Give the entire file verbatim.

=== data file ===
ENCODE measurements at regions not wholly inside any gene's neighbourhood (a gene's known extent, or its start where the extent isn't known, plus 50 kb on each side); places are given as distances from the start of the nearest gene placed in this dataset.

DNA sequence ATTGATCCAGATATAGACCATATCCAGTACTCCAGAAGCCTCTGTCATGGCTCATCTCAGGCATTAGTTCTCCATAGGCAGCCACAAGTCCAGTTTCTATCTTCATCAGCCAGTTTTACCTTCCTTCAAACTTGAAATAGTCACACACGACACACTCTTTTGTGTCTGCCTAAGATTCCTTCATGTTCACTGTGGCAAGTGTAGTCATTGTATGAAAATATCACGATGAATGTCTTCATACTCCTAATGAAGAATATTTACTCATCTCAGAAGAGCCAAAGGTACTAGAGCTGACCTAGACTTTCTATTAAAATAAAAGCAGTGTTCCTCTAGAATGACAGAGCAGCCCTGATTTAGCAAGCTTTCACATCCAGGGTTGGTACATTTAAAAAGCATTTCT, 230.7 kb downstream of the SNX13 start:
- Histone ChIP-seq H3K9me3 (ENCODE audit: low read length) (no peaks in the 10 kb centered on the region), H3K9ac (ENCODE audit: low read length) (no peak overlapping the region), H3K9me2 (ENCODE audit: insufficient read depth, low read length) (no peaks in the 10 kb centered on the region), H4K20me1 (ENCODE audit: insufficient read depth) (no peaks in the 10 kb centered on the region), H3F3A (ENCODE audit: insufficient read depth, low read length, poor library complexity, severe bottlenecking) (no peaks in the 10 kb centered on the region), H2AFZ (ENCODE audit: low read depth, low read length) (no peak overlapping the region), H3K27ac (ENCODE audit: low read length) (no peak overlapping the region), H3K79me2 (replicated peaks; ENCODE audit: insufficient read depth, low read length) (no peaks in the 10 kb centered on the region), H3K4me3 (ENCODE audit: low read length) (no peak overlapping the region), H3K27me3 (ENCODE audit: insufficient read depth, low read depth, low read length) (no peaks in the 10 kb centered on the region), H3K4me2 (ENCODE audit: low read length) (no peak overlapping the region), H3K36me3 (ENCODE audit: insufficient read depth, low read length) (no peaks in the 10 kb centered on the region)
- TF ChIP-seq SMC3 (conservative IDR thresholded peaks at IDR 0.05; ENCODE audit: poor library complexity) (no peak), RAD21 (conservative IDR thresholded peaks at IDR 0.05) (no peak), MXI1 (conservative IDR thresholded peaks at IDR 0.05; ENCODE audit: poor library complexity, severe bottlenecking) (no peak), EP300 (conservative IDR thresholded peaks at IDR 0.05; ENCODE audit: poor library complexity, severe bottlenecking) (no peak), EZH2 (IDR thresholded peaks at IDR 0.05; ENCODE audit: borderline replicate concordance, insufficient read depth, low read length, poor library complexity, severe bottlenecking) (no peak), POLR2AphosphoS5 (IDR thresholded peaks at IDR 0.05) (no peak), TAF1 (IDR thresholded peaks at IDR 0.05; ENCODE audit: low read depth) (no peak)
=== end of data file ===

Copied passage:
ENCODE measurements at regions not wholly inside any gene's neighbourhood (a gene's known extent, or its start where the extent isn't known, plus 50 kb on each side); places are given as distances from the start of the nearest gene placed in this dataset.

DNA sequence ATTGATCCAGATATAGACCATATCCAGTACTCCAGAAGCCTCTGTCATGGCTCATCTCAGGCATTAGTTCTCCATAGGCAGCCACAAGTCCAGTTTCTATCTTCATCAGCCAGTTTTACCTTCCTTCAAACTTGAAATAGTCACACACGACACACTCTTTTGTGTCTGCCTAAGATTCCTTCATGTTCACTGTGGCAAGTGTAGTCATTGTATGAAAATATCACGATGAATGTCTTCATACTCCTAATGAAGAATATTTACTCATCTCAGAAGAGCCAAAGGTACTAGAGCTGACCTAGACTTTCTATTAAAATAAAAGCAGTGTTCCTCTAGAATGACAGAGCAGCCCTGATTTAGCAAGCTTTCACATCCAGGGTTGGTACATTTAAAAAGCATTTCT, 230.7 kb downstream of the SNX13 start:
- Histone ChIP-seq H3K9me3 (ENCODE audit: low read length) (no peaks in the 10 kb centered on the region), H3K9ac (ENCODE audit: low read length) (no peak overlapping the region), H3K9me2 (ENCODE audit: insufficient read depth, low read length) (no peaks in the 10 kb centered on the region), H4K20me1 (ENCODE audit: insufficient read depth) (no peaks in the 10 kb centered on the region), H3F3A (ENCODE audit: insufficient read depth, low read length, poor library complexity, severe bottlenecking) (no peaks in the 10 kb centered on the region), H2AFZ (ENCODE audit: low read depth, low read length) (no peak overlapping the region), H3K27ac (ENCODE audit: low read length) (no peak overlapping the region), H3K79me2 (replicated peaks; ENCODE audit: insufficient read depth, low read length) (no peaks in the 10 kb centered on the region), H3K4me3 (ENCODE audit: low read length) (no peak overlapping the region), H3K27me3 (ENCODE audit: insufficient read depth, low read depth, low read length) (no peaks in the 10 kb centered on the region), H3K4me2 (ENCODE audit: low read length) (no peak overlapping the region), H3K36me3 (ENCODE audit: insufficient read depth, low read length) (no peaks in the 10 kb centered on the region)
- TF ChIP-seq SMC3 (conservative IDR thresholded peaks at IDR 0.05; ENCODE audit: poor library complexity) (no peak), RAD21 (conservative IDR thresholded peaks at IDR 0.05) (no peak), MXI1 (conservative IDR thresholded peaks at IDR 0.05; ENCODE audit: poor library complexity, severe bottlenecking) (no peak), EP300 (conservative IDR thresholded peaks at IDR 0.05; ENCODE audit: poor library complexity, severe bottlenecking) (no peak), EZH2 (IDR thresholded peaks at IDR 0.05; ENCODE audit: borderline replicate concordance, insufficient read depth, low read length, poor library complexity, severe bottlenecking) (no peak), POLR2AphosphoS5 (IDR thresholded peaks at IDR 0.05) (no peak), TAF1 (IDR thresholded peaks at IDR 0.05; ENCODE audit: low read depth) (no peak)